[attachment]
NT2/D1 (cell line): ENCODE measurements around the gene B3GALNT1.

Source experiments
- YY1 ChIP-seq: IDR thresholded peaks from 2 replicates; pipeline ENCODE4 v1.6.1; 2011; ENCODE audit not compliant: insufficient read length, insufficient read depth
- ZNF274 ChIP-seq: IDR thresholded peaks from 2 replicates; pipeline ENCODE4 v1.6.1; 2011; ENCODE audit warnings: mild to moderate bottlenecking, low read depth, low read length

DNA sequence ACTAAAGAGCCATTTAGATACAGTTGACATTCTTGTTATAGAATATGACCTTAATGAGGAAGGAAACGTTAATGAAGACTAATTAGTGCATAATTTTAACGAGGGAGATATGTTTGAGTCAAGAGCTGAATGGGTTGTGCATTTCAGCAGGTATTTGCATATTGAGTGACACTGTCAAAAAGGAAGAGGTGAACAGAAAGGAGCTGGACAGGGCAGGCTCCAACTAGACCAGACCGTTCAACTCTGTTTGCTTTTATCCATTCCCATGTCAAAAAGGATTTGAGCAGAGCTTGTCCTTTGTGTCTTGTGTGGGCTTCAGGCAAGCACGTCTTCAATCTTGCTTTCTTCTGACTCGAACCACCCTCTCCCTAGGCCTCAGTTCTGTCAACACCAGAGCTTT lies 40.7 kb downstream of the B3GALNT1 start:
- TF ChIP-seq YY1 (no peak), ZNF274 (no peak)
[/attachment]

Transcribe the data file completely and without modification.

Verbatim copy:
NT2/D1 (cell line): ENCODE measurements around the gene B3GALNT1.

Source experiments
- YY1 ChIP-seq: IDR thresholded peaks from 2 replicates; pipeline ENCODE4 v1.6.1; 2011; ENCODE audit not compliant: insufficient read length, insufficient read depth
- ZNF274 ChIP-seq: IDR thresholded peaks from 2 replicates; pipeline ENCODE4 v1.6.1; 2011; ENCODE audit warnings: mild to moderate bottlenecking, low read depth, low read length

DNA sequence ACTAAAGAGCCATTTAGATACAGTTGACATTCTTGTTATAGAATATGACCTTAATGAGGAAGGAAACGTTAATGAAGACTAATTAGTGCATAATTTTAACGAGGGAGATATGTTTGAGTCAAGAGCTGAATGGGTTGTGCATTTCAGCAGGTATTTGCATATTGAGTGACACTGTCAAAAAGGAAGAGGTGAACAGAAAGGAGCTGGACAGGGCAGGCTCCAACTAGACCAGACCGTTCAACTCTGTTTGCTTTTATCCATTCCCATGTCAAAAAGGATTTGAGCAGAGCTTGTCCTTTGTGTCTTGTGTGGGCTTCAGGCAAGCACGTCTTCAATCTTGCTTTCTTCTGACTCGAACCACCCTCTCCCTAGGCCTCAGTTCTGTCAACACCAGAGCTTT lies 40.7 kb downstream of the B3GALNT1 start:
- TF ChIP-seq YY1 (no peak), ZNF274 (no peak)